Healthy Reminders

Healthy Reminders

HEALTHY EATING

WHAT YOU NEED TO KNOW

Currently, the majority of adults and one in three children are overweight or obese. If you are significantly overweight, you have a higher risk of developing high blood pressure, Type 2 diabetes, stroke and some forms of cancer. The latest dietary recommendations give us the information to help make healthier choices and improve our eating habits so we can reduce the risk of developing diet-related chronic disease.

Healthy eating is not about depriving yourself of the foods you like to eat. It is about learning to make smart choices about what you eat and how you eat.  As you make changes in your diet, try to plan small, manageable steps rather than one big drastic change.  Over time, all these small changes can add up to bring big results in your health.

WHAT IS A HEALTHY DIET?

  • A healthy diet focuses on fruits, vegetables, whole grains and fat-free or low-fat dairy products.
  • It includes lean meats, poultry, fish, eggs and nuts.
  • It is low in saturated fats, trans fats, cholesterol, salt and added sugars.

 WHAT YOU CAN DO

  • Eat more fruits and vegetables. They are loaded with antioxidants and fiber and can help protect against obesity, heart disease, Type 2 diabetes and cancer.  Try to fill half your plate with fruits and vegetables.
  • Eat more whole grains, lean meats, non-fat or low-fat dairy, seafood and healthy oils like olive and canola. 
  • Limit solid fats, added sugars, fast foods, refined grains, salt, saturated fat and trans fats.
  • Make smart choices when you eat out by choosing broiled, baked, steamed or grilled food. Avoid creamy sauces, and ask for you salad dressing on the side. Ask the server to box up half your entrée before you start eating, share an entrée or choose a healthy appetizer instead of an entrée.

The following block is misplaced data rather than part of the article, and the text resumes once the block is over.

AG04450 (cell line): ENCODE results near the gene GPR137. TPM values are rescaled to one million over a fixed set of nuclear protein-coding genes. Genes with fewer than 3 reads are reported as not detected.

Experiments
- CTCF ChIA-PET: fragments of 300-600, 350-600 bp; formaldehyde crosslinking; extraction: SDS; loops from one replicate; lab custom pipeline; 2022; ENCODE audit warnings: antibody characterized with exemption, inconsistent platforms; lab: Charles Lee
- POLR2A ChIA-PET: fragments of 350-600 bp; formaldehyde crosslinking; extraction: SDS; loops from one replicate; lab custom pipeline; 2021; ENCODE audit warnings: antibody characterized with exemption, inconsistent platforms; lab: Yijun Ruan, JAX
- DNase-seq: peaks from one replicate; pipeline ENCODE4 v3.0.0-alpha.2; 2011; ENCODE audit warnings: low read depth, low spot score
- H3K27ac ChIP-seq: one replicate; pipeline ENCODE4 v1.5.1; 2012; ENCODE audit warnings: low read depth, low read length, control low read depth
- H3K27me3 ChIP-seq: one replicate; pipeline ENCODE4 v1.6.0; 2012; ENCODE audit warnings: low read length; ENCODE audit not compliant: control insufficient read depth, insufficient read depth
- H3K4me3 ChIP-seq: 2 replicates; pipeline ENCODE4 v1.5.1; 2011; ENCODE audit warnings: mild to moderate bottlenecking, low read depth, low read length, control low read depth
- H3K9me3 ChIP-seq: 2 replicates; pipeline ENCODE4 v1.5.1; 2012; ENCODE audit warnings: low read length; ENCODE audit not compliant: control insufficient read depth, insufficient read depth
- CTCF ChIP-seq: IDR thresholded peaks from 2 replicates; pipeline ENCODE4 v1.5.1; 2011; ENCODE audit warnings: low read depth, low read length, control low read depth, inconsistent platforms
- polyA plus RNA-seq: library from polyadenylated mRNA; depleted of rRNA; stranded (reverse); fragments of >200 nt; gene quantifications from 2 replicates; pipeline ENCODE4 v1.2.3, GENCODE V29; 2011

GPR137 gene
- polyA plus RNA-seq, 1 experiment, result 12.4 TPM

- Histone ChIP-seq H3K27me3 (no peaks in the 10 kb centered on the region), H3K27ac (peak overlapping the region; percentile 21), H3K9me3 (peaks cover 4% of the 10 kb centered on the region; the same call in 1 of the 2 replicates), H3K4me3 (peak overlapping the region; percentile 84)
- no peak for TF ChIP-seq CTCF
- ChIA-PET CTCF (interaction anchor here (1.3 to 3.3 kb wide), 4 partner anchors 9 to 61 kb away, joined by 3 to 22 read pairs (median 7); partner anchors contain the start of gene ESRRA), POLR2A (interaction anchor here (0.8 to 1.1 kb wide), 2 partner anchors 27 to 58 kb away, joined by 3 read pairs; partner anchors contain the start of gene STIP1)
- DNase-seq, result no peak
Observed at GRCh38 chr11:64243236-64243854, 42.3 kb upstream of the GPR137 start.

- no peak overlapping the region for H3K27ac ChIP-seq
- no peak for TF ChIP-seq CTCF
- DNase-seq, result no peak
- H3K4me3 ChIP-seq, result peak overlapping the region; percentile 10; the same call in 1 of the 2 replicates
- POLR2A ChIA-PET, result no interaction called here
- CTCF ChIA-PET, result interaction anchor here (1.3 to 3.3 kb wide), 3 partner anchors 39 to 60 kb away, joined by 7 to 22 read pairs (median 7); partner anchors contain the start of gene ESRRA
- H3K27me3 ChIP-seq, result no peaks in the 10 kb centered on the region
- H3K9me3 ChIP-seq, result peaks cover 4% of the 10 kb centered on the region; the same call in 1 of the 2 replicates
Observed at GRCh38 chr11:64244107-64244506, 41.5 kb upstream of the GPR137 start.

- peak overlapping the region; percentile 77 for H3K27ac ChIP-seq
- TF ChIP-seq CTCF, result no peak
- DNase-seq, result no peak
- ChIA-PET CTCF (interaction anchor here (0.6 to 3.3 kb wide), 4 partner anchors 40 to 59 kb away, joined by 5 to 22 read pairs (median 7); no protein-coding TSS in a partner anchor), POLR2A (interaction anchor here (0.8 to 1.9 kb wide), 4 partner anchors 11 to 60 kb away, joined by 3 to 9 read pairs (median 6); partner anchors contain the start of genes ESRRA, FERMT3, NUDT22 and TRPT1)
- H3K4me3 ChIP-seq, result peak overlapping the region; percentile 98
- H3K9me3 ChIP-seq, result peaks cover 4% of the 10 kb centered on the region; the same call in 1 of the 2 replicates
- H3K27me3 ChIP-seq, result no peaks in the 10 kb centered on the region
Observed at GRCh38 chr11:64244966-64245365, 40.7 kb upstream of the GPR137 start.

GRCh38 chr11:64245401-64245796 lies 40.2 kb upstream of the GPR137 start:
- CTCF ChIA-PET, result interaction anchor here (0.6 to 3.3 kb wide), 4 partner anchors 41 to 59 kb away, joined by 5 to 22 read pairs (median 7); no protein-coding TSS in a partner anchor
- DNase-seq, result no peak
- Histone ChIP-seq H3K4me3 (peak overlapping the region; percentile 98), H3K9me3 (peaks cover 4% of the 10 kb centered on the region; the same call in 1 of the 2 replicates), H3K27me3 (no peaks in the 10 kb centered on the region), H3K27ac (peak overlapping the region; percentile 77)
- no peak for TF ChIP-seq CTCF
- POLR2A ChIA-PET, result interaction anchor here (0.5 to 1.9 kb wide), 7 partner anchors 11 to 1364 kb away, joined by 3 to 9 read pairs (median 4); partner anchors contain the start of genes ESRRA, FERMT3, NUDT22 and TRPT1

• Pay attention to portion sizes. Most meals are super-sized and have portions that are twice the recommended size. This can change our perception of what is an appropriate serving for a meal.  You can use your hand to help measure portion sizes. One serving of meat is the size of your palm. One serving of fruit is about the size of your fist. And a serving of vegetables or pasta would fit in your cupped hand.

Give your recipes a “healthy makeover” by making some simple changes and substitutions.

A HEALTHY RECIPE MAKEOVER

Chicken & Mushroom Casserole (Before makeover)

  • 24 oz. chicken breasts with skin
  • 2 small cans mushrooms, drained
  • 1 cup chicken broth made from boiling chicken w/skin              
  • 1 can condensed cream of mushroom soup
  • 2 cups sour cream
  • 12-16 oz. shredded cheddar cheese
  • ½ package Pepperidge Farm herb stuffing mix
  • ¾ stick butter                                                                

Serving size:  1/6 of dish
Calories per serving:  916.5
Fat:  58 g
Carbs:  40g
Protein:  54g

Chicken & Mushroom Casserole (After makeover)

  • 24 oz. skinless, boneless chicken breasts
  • 2 small cans mushrooms, drained
  • 1 cup low-fat (2%) shredded cheddar cheese
  • 1 cup fat-free chicken broth
  • 1 10 ¾ oz. can fat-free cream of mushroom soup
  • 1 cup fat-free sour cream
  • 2 tsp seasoning blend (see recipe below)
  • 3 cups Pepperidge Farm herb stuffing mix

Serving size: 1/6 of dish
Calories per serving:  351
Fat:  8 g
Carbs:  32g
Protein:  37g

 

*seasoning blend:

1 ½ tbsp each: rubbed sage, onion powder, pepper, celery seed, dried marjoram, dried whole thyme

2 ¼ tsp each: dried rosemary, garlic powder

 

We made a few minor adjustments to make the recipe healthier. Initially, it may not seem like much, but when you add it all up, these changes reduced the calories by 565 and the fat by 50 grams. That is huge when you are counting calories and watching your weight. You can cut calories and fat by giving your favorite recipes a simple makeover.

 

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Page Modified:August 16, 2011